At Home Group Inc (HOME)

Shares of At Home have also enjoyed a strong start to the year. There is some short interest in the stock, though levels have not changed much over the years. The company preannounced strong results for the holiday season early this January. So, the move higher might just be price appreciation that moves shares closer to our estimates of the company’s intrinsic value. Though it may feel like ancient history, it was not that long ago in pre-pandemic times we expressed a view that we could envision intrinsic value approaching $40 per share in an upside case. But after events of the past year, it would seem the case for that view has only been bolstered. Consider that while a number of the company’s competitors have exited the landscape (like Pier One or JC Penney), end market demand has only grown stronger. With growing customer counts and better real estate opportunities becoming available, the company should benefit from the re-suburbanization trend that is unfolding across all of the United States. Accordingly, we have not done much here other than monitor the investment.

Pitney Bowes Inc. (PBI)

Pitney Bowes, Inc. embodies several characteristics that seem to show up in many of our investments. Overlooked. Unloved. Misunderstood. Sometimes all three. Together, these forces have pushed PBI shares lower for years. Of course, it is not too difficult to understand how this came to be the case. The company’s glory days back when it was lauded in Jim Collins’ Good to Great for leasing mail meters and offering presort mail services have long since passed. Though these businesses continue to generate nice cash flows, mailing revenues have steadily declined for years. Consolidated financials are not pretty, with earnings declining consistently for much of the past decade. All this, for a 100-year-old company that – not so affectionately these days – goes by the moniker “the mail company.”

But buried within those consolidated financials that paint the picture of a shrinking company, Pitney Bowes has been building a very promising e-commerce business. It has been a long time coming, but after first getting into the business eight years ago with their acquisition of Newgistics, the shipping business appears poised to thrive. Other factors suggest the company’s fortunes may be turning as well. In recent years, the company has gotten serious about turning things around. Management has refocused the company around mailing, shipping and financing. They have sold off a number of non-core segments. In addition to refocusing the company and simplifying the narrative for prospective shareholders, these moves have also enabled the company to improve its balance sheet, with the majority of debt now supporting the company’s financing business. So now, “the mail company” is shipping, financing and mailing, with the emphasis on shipping.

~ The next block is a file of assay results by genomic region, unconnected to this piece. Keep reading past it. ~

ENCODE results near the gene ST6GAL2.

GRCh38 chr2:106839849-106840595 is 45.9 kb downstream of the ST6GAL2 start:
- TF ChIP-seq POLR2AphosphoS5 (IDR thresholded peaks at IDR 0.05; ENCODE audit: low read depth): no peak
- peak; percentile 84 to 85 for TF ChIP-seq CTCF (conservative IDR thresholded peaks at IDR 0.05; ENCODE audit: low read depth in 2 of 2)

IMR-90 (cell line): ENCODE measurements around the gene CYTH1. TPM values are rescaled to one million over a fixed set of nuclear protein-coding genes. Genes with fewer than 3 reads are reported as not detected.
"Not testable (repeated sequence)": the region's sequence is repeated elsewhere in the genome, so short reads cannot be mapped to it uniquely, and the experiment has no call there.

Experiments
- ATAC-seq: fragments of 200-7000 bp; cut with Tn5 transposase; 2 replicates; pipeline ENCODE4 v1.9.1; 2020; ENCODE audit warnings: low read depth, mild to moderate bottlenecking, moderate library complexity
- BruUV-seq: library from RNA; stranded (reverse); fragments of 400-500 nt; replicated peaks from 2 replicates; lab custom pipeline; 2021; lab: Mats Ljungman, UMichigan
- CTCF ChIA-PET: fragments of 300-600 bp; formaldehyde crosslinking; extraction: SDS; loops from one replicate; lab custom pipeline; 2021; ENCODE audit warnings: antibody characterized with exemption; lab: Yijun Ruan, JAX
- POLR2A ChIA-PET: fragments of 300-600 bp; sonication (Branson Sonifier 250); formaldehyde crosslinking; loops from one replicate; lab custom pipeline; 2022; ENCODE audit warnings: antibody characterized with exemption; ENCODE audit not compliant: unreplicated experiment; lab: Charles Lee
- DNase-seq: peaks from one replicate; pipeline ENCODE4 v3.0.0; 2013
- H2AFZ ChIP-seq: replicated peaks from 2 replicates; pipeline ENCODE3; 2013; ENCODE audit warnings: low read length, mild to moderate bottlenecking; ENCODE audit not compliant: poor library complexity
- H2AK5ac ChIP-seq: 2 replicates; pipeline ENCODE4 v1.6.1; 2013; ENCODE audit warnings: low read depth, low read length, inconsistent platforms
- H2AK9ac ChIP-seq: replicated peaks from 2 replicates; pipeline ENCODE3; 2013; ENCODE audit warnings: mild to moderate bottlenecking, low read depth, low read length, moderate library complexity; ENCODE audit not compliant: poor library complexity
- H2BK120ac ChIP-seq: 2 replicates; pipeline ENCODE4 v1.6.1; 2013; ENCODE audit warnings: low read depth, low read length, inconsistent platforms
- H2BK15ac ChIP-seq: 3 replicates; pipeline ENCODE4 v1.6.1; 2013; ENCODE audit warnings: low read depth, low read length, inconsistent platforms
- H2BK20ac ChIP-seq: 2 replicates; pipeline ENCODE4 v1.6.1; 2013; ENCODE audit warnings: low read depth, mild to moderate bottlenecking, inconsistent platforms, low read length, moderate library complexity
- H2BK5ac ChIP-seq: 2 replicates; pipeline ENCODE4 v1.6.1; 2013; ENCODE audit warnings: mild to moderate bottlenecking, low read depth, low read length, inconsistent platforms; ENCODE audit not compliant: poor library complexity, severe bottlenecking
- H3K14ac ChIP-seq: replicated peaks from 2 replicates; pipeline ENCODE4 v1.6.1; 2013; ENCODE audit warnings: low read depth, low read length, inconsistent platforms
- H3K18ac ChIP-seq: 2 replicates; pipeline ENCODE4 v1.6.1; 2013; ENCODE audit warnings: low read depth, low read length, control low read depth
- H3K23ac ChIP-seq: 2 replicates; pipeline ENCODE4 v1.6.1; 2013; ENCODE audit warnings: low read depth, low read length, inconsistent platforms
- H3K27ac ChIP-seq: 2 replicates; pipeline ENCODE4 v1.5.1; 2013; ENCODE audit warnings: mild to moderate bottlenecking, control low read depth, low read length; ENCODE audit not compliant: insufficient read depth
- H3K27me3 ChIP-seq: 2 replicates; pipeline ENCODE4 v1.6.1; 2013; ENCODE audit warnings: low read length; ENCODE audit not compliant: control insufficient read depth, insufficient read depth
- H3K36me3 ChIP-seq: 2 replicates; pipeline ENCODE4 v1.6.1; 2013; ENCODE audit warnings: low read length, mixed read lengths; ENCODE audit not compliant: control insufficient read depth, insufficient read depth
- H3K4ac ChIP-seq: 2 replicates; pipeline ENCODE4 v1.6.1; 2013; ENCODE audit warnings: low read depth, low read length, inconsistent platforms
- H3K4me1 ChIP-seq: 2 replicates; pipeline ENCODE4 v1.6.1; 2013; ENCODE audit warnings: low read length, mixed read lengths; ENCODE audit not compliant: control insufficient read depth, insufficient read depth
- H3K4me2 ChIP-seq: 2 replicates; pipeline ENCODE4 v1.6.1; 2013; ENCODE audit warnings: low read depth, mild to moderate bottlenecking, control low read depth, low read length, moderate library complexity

The Global Ecommerce business is promising. It serves a capacity-constrained segment of the economy that enjoys natural tailwinds from a package delivery market that has been growing steadily at a mid-teens annual rate for years. Its principal focus is on Domestic Parcel Delivery. Here it focuses on the middle mile, retrieving packages from small and medium size businesses and delivering them to the USPS, who handles final mile delivery. It also offers Cross-Border Solutions and Shipping Solutions, with a primary emphasis on offering transparent and easy to understand pricing models to its growing customer base.

Before the pandemic, there were early signs of success. The Global Ecommerce segment had grown to well over $1B in sales, or nearly 40% of the whole company. But like a lot of promising young businesses, it was subscale and unprofitable. In 2019, the segment lost ~$70M, detracting ~$.30 from the company’s $.68 of earnings that year. But the pandemic looks to have accelerated this segment’s push to scale. In Q4 2020, domestic parcels shipped grew a promising 76% over last year. And by growing its top 1000 E-Retailer (page 88) client count from 12 to 63 in 2020, Pitney Bowes just passed DHL and their 32 top 1000 E-Retailer count to move to number four on the list. Volumes are now near levels the company had previously suggested operations could become profitable. But due to a deluge of one-time and unabsorbed costs, the segment is still not profitable. Some costs are COVID related. Some come from unabsorbed warehouse facilities. Others reflect lower operational efficiency than one would expect from a scaled operation. But despite the fact profitability has been pushed out a bit, the company has clearly done the right thing for itself, by doing the right thing for its customers. Accordingly, it is likely to keep these customers, and there is little reason to suggest profitability cannot improve over time as previously envisioned.